Robinson said that she did not know whether the schools would continue to station armed guards at school over the long term. But the school superintendent said an idea to place guns in the hands of teachers who have little weapons training is “not even logical.”
“How many children could get injured with inexperienced elementary teachers walking around with guns?” she asked. The broader challenge, she said, is: “How do I protect our students without creating fortresses?”
In an effort to find common cause, Lee Shull, 45, Rob Cox and several other Newtown residents have founded a local nonprofit group, Sandy Hook Promise, to help the community work on preventing future gun tragedies. Shull said many in the community are still reeling from the pain and struggling to translate their grief into action.
“The reactions are all over the place; there’s anger, there’s fear,” said Lee.
The group, which includes parents and friends of Sandy Hook students and Democrats, Republicans, independents and gun owners, welcomed “the broad focus” of Obama’s plans. But the group has stopped short of taking a firm stance on gun control, in part out of concern that it could lead to a polarizing debate.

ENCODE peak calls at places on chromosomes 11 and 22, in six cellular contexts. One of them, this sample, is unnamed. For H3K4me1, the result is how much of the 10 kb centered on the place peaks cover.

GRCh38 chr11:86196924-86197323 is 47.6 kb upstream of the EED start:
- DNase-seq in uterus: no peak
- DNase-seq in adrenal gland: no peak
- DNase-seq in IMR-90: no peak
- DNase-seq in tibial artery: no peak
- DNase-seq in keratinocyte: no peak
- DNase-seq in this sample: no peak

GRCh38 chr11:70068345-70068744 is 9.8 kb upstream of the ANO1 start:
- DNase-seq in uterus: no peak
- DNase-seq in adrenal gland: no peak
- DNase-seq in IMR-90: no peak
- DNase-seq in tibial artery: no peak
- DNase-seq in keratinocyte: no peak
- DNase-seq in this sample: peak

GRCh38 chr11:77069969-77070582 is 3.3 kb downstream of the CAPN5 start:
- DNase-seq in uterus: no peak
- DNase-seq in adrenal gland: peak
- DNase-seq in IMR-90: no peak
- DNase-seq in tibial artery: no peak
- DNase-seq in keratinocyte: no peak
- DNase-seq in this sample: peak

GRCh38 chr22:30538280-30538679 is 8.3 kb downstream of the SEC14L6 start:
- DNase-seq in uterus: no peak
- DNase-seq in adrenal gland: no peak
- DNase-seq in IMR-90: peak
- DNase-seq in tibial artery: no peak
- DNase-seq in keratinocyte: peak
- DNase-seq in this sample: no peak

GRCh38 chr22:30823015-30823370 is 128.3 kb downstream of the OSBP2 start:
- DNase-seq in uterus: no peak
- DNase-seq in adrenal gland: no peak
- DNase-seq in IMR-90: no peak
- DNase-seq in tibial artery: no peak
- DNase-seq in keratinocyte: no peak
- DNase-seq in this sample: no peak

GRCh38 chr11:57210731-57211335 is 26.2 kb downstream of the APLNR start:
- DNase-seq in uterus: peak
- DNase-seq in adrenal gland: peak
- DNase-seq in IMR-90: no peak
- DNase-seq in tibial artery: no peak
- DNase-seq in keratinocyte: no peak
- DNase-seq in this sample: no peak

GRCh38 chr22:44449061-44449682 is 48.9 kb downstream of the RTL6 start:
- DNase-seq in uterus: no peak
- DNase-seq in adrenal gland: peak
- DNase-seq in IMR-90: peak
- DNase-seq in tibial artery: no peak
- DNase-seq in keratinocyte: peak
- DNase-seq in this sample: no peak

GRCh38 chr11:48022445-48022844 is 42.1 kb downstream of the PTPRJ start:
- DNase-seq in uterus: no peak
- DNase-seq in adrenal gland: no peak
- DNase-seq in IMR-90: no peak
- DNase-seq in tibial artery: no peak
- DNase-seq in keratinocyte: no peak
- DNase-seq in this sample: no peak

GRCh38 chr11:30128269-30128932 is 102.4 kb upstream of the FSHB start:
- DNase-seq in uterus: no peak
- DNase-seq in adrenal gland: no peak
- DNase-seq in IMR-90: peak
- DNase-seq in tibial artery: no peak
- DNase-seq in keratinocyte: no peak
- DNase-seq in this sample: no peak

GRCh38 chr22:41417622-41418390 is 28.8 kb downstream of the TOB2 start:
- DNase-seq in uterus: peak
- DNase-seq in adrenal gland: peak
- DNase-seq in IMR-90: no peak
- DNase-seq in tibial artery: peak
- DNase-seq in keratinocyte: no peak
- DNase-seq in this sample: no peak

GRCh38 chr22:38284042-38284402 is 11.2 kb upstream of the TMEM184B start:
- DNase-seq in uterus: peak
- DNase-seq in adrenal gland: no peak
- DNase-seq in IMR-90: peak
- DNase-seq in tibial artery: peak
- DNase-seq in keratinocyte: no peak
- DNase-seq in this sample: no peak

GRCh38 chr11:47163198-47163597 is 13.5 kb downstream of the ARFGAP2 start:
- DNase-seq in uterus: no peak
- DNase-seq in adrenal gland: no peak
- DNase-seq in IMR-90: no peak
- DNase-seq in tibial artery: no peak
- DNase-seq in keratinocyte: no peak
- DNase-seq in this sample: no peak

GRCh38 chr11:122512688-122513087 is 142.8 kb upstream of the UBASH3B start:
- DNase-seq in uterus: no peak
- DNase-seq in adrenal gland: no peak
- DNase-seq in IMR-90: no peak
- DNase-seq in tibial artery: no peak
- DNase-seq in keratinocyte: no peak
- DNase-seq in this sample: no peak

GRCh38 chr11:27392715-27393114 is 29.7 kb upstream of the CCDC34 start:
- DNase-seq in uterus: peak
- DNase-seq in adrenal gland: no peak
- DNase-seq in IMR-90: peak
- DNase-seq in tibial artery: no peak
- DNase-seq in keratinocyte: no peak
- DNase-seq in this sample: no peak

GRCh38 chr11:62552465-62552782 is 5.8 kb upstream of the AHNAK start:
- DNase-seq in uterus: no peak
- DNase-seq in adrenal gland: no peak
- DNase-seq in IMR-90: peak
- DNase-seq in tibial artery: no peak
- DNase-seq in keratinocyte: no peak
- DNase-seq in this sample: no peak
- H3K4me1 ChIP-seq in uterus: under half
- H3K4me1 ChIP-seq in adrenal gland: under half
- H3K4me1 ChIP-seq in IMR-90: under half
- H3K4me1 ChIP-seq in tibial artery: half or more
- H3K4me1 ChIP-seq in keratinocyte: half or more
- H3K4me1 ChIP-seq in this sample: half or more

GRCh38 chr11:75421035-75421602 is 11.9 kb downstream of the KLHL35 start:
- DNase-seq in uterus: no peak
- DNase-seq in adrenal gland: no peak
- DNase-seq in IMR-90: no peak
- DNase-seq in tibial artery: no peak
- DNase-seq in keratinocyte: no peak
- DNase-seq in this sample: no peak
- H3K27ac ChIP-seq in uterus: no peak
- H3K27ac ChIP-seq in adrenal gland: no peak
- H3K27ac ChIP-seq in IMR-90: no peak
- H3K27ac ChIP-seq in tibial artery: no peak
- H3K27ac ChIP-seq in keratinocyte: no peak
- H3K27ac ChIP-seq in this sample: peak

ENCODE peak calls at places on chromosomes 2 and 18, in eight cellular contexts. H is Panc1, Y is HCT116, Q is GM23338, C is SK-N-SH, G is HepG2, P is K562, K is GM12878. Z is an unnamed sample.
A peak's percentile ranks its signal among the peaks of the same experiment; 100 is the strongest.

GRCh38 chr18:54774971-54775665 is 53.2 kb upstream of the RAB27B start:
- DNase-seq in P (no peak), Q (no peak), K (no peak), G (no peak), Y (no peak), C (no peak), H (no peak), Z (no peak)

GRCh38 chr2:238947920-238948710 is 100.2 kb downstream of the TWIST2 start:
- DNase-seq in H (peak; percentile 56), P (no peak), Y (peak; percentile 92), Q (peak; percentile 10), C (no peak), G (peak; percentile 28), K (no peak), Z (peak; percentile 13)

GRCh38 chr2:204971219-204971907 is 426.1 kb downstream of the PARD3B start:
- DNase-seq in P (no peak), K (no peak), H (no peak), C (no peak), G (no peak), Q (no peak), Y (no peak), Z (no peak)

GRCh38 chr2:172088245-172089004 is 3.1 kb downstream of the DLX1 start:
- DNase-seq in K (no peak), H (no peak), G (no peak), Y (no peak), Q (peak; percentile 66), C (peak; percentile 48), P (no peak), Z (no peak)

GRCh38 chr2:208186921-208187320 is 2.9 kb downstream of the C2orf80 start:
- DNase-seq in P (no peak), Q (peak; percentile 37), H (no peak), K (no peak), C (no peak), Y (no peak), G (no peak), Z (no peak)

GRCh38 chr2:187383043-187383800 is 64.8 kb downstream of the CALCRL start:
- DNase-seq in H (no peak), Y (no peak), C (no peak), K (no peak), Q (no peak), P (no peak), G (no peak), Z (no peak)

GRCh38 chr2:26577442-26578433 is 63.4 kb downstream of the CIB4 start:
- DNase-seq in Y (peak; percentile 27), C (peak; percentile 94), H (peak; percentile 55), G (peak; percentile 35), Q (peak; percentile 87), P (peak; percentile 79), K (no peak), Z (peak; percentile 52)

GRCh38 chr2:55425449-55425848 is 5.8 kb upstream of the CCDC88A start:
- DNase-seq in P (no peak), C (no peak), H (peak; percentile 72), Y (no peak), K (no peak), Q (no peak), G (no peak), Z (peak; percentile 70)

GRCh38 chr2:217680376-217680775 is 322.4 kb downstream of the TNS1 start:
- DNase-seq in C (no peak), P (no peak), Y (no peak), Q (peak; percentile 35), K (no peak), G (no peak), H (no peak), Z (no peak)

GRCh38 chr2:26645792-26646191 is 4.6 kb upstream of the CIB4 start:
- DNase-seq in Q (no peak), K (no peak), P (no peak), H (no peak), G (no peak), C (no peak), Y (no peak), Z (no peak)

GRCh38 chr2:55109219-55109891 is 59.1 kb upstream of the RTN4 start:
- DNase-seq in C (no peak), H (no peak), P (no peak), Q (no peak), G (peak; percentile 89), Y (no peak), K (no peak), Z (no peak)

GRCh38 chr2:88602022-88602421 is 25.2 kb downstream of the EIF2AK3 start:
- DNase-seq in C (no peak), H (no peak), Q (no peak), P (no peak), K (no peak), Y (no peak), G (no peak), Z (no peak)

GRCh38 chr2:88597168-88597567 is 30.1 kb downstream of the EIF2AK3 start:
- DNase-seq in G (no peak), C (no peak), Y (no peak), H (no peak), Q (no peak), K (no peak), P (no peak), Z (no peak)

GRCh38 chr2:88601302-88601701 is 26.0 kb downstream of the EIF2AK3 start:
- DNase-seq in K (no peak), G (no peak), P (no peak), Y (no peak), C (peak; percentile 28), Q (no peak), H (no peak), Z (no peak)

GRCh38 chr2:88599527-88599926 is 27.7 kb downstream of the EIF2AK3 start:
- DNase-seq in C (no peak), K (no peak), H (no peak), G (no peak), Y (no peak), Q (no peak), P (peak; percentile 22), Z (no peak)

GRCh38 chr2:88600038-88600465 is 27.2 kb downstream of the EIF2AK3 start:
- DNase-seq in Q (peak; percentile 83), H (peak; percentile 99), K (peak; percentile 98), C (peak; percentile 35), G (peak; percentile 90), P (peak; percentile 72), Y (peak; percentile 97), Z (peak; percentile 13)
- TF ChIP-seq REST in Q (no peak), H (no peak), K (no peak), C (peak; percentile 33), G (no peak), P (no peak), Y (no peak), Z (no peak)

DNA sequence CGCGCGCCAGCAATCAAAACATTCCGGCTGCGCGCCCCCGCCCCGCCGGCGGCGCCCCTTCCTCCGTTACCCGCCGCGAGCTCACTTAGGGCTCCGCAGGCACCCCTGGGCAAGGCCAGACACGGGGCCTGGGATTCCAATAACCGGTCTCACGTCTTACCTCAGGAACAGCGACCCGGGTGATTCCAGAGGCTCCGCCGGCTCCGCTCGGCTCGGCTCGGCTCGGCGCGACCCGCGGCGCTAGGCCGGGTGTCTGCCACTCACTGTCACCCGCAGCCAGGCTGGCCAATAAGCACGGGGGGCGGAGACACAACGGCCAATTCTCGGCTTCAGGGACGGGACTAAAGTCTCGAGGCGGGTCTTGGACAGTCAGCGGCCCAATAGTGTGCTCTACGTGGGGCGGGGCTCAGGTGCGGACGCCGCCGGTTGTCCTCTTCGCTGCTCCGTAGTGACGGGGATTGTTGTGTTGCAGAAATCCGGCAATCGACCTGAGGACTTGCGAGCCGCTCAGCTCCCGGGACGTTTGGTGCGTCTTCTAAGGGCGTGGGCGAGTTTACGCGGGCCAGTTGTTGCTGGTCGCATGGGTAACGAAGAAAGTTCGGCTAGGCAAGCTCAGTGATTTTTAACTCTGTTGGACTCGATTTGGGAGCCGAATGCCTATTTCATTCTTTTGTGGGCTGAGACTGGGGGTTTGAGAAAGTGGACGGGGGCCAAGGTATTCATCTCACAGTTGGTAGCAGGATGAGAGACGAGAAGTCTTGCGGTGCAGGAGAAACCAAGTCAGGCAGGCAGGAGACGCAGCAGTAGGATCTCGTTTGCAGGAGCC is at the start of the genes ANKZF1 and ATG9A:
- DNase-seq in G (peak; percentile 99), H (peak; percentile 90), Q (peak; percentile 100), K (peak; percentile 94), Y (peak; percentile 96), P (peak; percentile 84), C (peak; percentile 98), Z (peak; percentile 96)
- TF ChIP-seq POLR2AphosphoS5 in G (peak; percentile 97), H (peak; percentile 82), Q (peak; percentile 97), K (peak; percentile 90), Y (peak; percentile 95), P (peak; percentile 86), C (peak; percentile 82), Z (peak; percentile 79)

Instead, it is working on educating its members on the basics of gun law, the constitutional protections, responsible gun use and mental health issues.
Shull said that he had invited a Yale University constitutional law professor to give the group’s members a crash course on the Second Amendment. He also has consulted a police officer from Upstate New York on safe gun use.
Shull said the group doesn’t want to “jump in and polarize people with a position,” at least not yet. “We want to bring people together for an open and honest discussion to really listen to one another. This is not just about what the government can do. Everybody should feel a responsibility and obligation to decide ‘what can I do, what can you do, what can we do collectively to make our nation a safer place.’ ”
Fitzgerald said the group has its work cut out.
He recalled that in September, the Newtown legislative council sought to push through an ordinance to ban target shooting on private property without the permission of the town’s police chief. The ordinance, which faced intense opposition from local gun enthusiasts, was shelved.
“If we can’t have an ordinance passed [locally], you have to ask yourself,” he said, “what are we really going to be able to do on a national level with regard to making things safe?”